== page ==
The Triple Zero Roulette Atrocity Rears Its Ugly Head; How Players Can Enact Change

Triple Zero Roulette Digital Venetian

It took a pandemic and economic crisis, but Las Vegas Strip casinos are finally showing some goodwill toward its customers.

Mailers have been more enticing than they’ve been in years, two of the most predatory brands in all of gaming (Caesars and MGM) have done away with egregious self-parking fees, and a swatch of top resorts are offering rooms at or below $100 throughout June and July.

It is the hope that these little acts of kindness will drive customers, many of whom are still leery about contracting COVID-19, back to casino floors. And for what it’s worth, some casinos have extended their goodwill gestures to the felt, by offering low limits on solid games like 3:2 Double Deck Blackjack.

Others, like the Venetian, are back to their old ways, firing up atrocities like Triple Zero Roulette, now in digital form: (See Vegas Advantage for more on the Las Vegas scene)

Now, more than ever, players are in a real position to enact change, and they can start by picking their poisons wisely.

One of gaming’s most sour moments

Triple Zero Roulette first reared its ugly head at the Venetian in 2016, under the guise Sands Roulette. No surprise there, as Las Vegas Sands CEO and chairman Sheldon Adelson is often featured in the same sentence as the phrase “evil incarnate.”

After an initial holdback period, Triple Zero Roulette slowly spread throughout the Strip, first to Planet Hollywood and New York-New York in 2018, then to other MGM and Caesars casinos, and eventually beyond the Strip. By the end of 2019, there were 60 tables brandishing the dreaded “000”, more than double the previous year. We’re confident that the trend would have accelerated if it wasn’t for another virus bringing it to a halt.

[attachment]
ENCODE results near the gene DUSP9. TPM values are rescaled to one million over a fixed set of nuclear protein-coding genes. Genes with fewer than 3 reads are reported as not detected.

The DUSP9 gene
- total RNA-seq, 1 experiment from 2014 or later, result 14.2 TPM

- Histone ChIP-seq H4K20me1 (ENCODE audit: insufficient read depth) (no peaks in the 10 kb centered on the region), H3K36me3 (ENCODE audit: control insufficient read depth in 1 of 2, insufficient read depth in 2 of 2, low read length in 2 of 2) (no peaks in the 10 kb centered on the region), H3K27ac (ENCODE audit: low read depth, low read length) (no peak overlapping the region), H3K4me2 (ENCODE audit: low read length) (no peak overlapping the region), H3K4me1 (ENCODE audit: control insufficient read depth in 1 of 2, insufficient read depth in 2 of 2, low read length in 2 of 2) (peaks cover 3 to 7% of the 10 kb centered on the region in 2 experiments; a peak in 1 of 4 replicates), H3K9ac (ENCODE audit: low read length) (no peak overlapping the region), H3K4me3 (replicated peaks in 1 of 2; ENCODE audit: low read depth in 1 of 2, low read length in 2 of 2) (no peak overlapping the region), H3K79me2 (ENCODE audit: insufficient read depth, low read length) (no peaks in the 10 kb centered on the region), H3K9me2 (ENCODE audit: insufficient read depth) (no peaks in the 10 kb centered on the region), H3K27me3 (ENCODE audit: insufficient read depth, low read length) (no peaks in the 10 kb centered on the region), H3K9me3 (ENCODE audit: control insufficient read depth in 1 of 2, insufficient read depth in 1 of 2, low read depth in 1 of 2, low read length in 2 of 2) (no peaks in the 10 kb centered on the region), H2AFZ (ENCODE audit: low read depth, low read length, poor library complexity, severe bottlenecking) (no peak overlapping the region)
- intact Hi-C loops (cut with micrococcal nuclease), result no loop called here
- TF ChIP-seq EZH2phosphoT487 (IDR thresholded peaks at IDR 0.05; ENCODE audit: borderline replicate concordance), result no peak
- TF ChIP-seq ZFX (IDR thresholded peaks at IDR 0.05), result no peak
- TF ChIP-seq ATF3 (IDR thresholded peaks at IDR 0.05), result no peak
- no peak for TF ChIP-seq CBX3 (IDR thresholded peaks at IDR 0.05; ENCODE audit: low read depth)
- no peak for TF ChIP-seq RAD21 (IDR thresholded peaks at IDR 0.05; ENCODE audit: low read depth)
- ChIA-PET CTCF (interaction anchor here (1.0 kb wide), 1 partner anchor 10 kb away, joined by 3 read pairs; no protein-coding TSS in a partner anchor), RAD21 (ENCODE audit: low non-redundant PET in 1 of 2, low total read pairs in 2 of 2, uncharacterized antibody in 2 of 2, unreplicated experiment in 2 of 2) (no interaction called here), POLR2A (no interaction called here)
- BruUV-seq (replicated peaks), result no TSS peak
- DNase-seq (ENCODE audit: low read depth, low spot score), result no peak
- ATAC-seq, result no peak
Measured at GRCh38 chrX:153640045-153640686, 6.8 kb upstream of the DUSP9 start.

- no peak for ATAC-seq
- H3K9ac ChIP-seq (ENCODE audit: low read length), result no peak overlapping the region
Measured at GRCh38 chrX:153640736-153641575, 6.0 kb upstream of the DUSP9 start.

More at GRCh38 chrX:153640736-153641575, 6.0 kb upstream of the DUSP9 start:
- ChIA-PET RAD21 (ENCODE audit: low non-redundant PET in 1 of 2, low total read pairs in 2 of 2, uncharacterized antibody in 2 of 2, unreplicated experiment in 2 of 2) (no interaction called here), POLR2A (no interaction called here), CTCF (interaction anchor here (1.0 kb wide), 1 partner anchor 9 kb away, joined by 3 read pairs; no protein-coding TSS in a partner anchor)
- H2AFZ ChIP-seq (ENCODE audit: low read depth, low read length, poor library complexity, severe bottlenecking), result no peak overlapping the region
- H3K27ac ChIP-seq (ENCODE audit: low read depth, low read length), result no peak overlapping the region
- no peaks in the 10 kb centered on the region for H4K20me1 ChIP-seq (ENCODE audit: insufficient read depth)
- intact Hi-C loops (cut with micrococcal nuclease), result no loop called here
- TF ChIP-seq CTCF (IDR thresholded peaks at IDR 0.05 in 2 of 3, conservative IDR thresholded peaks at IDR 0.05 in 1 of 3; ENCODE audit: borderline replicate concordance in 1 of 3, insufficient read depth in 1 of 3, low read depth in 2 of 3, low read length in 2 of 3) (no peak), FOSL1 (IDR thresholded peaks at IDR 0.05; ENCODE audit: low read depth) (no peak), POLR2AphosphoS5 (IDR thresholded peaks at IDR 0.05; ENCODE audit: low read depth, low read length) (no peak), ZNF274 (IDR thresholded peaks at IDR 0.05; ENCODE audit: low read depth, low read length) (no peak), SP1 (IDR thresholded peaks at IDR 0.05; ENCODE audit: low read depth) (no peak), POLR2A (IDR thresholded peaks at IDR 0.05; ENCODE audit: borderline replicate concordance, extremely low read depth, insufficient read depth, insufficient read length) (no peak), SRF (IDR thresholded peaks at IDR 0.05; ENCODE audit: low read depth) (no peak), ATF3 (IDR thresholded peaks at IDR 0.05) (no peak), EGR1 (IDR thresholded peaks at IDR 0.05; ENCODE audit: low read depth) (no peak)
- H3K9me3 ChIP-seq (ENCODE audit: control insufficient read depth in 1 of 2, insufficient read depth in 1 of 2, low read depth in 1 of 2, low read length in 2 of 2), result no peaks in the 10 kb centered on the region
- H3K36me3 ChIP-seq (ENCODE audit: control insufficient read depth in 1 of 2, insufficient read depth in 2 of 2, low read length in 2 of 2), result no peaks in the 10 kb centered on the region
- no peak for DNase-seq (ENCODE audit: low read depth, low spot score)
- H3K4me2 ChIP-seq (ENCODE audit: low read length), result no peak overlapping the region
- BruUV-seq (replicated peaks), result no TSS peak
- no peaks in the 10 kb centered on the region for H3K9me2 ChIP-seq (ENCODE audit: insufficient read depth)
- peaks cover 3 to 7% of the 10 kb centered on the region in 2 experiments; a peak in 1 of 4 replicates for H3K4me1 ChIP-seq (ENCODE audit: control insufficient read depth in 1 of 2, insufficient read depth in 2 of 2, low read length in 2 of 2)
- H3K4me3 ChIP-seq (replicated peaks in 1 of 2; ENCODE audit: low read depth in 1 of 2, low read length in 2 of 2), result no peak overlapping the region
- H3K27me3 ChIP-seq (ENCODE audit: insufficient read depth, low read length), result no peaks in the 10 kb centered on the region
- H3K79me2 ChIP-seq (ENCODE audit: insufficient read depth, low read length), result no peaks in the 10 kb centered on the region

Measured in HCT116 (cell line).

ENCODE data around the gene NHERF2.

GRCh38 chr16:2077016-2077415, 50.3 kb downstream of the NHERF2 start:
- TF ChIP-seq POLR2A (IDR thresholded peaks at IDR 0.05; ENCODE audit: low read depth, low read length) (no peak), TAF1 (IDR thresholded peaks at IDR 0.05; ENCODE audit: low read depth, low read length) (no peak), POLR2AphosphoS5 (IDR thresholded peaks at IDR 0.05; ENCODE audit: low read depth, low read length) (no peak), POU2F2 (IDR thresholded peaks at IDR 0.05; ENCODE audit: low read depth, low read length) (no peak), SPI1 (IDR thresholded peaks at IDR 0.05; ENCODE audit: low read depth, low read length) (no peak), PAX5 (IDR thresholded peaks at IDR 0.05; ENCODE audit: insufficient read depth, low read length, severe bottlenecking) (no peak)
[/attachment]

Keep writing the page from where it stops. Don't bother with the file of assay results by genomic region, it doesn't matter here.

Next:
000 Roulette, toxicity be thy name

If there’s one simple piece of advice we’d like to impart on roulette players, it’s this: The more numbers there are on the wheel, the worse the odds.

That’s because the payouts are static. It doesn’t matter if there’s one zero, two zeroes, or 14 zeroes and Sheldon Adelson’s face occupying another spot, you’ll still get paid 35-1 for hitting a number, 17-1 on two-number splits, 8-1 on corners, even money on even/odd or red/black, and so forth.

Because of this, the house edge on Triple Zero Roulette is significantly higher than for Single or Double Zero Roulette:

      • Single Zero Roulette: 2.7%
      • Double Zero Roulette: 5.26%
      • Triple Zero Roulette: 7.69%

Imagine it this way: A casino deals a game where players pick a card, any card, out of a deck. If that card is the Ace of Spades, they get paid 50-1. Right next store, another casino offers the same game, except this time the deck has two jokers, but still pays 50-1 if you select the Ace of Spades. The payouts don’t change, but the odds for the game with the two jokers are significantly worse.

So you might be thinking: “Why in the world would anyone play the game with two jokers?” or more specifically, “How the hell are casinos getting away with something as blatantly abhorrent as a Triple Zero Roulette game?”

The answer lies in two parts. First, roulette is one of the easiest casino games to play. You plunk down a wager on a bet and wait for croupiers to do their thing. The game’s low bar of entry attracts new and recreational gamblers, who quite frankly, may see more numbers on the wheel and think that it’s to the player’s benefit. Some might not even notice the third zero until they’ve bought chips, while others will just gravitate to the table with the least number of players on it.